Lunar and Planetary Institute

Education and Public Outreach

LPI Earth and Space Science Newsletter
June 2005

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Workshops and Courses | Grants and Funding I Events/Opportunities | Resources | Mission News and Science

Workshops and Courses

Physical Science with Mathematical Modeling Workshop, July 11-28, 2005 - Learn tips for successfully integrating mathematics and science in your classroom. Offered through a partnership with McREL, Fort Hays State University, and Emporia State University, this course is designed to help teachers of grades 6-12 improve instructional pedagogy by incorporating and modeling cycle, inquiry methods, critical and creative thinking, cooperative learning, and effective use of classroom technology in instruction, master content in the structure of matter, motion, energy, and scientific thinking skills, learn the most effective, research-based instructional strategies, including effective classroom discourse management, use of standardized evaluation instruments, appropriate use of technology, and improvement content organization.

For more information visit Mid-continent Research for Education and Learning.

Visit this site for more information about other McREL workshops such as “Increasing Teachers' Science Content Knowledge”.

Space Foundation's Space Discovery Graduate Courses - Scholarships and early bird pricing are available now for the 2005 Space Discovery Graduate Courses for teachers. Courses include Space Technologies in the Classroom (June 20–24); Earth Systems Science (June 27–July 1); Rocketry and the Biology of Living in Space/Space History and Space Law (July 11–15); Biological and Physical Research (July 18–22); and Astronomy Principles for the Classroom (July 25–29).

For more information, visit the NSELA website, click on Professional Development, NJ Summer Leadership Institute for a registration form.

Project ISLE (Integrated Science Learning Expeditions) - This accredited (three semester hours) summer course for science teachers features scientific expeditions to island habitats to provide an integrated science-based experience to enhance classroom teaching. The one-week course in Hawaii covers topics in geology, volcanoes, ecology, astronomy, marine biology, and native cultures. The program offers hands-on lessons for use in the classroom, lesson sharing, lectures by scientists, and explorations of natural sites and research facilities. Participants can earn three semester hours of credit, available through Lewis and Clark College.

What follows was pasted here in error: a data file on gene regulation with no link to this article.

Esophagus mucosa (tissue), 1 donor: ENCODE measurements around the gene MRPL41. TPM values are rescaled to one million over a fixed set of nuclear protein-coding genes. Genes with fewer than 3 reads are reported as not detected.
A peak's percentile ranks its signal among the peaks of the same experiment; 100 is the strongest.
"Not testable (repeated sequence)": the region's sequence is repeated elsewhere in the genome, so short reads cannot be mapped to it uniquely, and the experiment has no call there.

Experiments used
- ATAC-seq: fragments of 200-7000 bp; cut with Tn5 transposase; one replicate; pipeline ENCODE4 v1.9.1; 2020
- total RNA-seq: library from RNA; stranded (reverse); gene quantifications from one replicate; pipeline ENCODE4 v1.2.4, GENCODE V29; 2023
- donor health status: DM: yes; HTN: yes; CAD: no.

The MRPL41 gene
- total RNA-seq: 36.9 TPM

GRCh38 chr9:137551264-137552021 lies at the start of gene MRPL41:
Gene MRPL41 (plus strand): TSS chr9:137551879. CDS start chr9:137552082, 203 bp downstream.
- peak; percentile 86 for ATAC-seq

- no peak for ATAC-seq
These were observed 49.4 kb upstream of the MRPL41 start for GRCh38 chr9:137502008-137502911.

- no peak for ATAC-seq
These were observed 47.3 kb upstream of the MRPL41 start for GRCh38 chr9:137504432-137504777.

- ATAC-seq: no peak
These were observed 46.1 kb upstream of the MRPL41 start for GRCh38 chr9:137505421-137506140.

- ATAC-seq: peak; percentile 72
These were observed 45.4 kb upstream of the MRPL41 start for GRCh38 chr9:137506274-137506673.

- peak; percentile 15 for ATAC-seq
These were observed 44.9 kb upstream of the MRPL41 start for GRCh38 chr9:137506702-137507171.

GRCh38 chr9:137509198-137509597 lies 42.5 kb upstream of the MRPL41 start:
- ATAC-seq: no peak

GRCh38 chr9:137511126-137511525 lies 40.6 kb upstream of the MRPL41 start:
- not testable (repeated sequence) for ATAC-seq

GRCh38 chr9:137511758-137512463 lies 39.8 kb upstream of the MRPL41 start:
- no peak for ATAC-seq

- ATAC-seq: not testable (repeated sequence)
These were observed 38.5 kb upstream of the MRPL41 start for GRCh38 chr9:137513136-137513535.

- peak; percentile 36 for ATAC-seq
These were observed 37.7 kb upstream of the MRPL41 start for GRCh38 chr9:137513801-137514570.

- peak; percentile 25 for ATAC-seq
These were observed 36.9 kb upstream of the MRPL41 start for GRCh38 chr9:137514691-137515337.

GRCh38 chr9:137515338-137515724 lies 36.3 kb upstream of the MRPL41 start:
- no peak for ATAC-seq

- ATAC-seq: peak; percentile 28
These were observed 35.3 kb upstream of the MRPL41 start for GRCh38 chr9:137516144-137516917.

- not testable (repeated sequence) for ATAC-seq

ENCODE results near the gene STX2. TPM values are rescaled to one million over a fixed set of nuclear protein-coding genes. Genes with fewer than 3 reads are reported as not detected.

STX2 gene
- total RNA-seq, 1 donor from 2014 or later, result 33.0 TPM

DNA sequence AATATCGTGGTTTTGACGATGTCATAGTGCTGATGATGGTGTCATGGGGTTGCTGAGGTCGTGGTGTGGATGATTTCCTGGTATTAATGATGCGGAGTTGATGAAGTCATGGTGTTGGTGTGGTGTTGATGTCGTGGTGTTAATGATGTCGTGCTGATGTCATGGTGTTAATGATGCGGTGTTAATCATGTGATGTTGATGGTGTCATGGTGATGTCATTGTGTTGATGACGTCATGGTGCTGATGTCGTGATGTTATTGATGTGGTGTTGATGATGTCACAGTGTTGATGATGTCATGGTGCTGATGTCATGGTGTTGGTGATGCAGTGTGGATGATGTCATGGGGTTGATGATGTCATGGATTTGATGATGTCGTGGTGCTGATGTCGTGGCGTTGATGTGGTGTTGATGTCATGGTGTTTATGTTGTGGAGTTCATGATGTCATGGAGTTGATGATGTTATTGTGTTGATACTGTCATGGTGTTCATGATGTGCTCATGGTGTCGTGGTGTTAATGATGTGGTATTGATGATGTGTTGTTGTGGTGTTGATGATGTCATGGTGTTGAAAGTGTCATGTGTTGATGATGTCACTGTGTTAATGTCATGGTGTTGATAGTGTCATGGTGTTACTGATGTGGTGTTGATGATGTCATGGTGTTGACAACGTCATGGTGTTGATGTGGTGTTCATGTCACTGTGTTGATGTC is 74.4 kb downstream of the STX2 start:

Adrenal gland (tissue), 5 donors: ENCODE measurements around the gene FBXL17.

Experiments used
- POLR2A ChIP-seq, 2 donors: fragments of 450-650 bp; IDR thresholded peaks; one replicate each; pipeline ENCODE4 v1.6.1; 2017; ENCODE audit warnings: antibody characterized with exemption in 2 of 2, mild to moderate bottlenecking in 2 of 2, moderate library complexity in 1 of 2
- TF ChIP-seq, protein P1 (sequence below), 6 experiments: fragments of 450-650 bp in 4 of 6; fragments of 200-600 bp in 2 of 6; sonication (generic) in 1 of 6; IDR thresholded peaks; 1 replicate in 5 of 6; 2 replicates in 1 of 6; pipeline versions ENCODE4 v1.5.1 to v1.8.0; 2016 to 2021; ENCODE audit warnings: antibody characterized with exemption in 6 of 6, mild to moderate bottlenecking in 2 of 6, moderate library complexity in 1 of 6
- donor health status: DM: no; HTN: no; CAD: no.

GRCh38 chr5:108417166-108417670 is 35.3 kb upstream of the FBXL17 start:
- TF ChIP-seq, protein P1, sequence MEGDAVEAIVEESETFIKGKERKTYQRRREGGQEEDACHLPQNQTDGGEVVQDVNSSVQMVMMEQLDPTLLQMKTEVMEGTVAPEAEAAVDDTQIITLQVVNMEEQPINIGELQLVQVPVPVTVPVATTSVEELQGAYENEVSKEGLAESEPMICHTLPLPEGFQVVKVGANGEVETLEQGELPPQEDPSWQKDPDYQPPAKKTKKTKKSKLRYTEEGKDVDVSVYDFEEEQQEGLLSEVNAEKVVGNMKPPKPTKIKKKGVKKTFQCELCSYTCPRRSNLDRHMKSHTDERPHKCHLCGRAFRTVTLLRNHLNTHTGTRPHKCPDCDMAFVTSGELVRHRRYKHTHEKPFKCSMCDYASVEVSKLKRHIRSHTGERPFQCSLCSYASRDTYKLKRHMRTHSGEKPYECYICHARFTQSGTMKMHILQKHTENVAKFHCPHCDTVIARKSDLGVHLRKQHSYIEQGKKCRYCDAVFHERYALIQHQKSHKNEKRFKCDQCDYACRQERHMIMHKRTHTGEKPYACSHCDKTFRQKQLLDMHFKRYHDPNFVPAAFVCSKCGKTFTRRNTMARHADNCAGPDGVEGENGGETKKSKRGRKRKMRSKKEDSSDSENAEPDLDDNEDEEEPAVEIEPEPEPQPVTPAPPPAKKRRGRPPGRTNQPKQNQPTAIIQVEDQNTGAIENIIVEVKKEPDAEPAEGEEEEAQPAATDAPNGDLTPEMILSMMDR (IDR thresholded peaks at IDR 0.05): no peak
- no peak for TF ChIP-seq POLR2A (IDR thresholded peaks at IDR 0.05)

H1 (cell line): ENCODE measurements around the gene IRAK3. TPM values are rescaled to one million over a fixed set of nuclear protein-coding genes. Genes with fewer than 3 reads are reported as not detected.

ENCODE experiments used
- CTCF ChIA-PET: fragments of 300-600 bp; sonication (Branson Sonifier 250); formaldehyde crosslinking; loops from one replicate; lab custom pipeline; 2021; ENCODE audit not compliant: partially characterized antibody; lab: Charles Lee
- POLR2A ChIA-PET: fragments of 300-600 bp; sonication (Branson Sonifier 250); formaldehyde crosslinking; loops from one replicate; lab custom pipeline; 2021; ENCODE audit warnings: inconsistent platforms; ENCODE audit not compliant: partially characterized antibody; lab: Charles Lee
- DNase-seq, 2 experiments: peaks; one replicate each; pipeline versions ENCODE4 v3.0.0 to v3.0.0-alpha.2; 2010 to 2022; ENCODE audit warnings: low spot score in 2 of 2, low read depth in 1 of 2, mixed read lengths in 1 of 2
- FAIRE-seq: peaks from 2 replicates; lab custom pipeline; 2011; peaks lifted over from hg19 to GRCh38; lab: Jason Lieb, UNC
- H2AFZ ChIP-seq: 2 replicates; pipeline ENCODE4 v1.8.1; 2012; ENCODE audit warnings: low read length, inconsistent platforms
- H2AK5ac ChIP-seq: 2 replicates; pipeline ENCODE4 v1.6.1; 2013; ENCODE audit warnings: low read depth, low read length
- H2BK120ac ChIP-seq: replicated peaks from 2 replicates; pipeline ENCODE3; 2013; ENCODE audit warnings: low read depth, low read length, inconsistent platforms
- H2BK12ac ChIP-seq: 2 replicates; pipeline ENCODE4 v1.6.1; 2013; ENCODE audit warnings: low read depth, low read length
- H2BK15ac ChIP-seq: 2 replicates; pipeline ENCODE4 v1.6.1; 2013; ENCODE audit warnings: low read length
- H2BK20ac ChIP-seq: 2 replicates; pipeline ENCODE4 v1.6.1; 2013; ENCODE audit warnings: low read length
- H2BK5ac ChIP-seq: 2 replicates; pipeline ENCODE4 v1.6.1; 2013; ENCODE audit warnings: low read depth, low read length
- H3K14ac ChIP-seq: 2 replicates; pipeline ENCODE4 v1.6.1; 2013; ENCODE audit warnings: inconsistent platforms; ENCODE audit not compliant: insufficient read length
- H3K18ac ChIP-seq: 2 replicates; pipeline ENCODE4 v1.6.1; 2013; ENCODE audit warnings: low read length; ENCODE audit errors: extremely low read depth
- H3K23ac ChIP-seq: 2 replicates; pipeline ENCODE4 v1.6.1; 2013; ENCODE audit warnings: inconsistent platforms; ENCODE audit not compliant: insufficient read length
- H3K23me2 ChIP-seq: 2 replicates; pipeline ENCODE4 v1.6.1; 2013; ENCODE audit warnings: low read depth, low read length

For more information, visit the NSELA website, click on Professional Development, NJ Summer Leadership Institute for a registration form.

Space Discovery Graduate Course Scholarships for Summer 2005 – Scholarships are still available! You can receive up to $2000 ($500 per course) in scholarship funding for this summer's Space Discovery Graduate courses. Scholarships will be awarded on a first come and first served basis. Scholarships are going fast. For registration and more information call 1.800.691.4000/719-576-80000 or e-mail: .

Course listing:

For more information visit Got Space.

American Museum of Natural History - The American Museum of Natural History is offering an online professional development course entitled Space, Time and Motion that will run 6 weeks long. Other courses in the biological sciences are being offered. Each course costs $445 with graduate credit and continuing education units provided. The courses run from June 27th–August 6th and the deadline is June 13th.

Grants and Funding

Educator Researcher Workshops - The SCORE program offers grants to assist in the development and implementation of local professional development workshops for educators in the SCORE six-state region. Workshop design is flexible and should meet the needs of the local community. Funding deadlines are June 15 and January 15.

Educator Researcher Collaborative Projects - The SCORE program offers grants of up to $1000 to collaborative teams of educators and Office of Space Science researchers in the SCORE six-state region. The grants are intended to help initiate new partnerships between educators and Office of Space Science researchers. Funds can be used to purchase materials and resources to increase student or public understanding of space science content.

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Investigating Astronomy
The NSF funded Investigating Astronomy project  is seeking teachers to participate in a pilot study .   They  will be piloting the Astronomy curriculum in the fall and are currently looking for 15 teachers to participate. 

More specifically, the group is seeking teachers who meet the following criteria: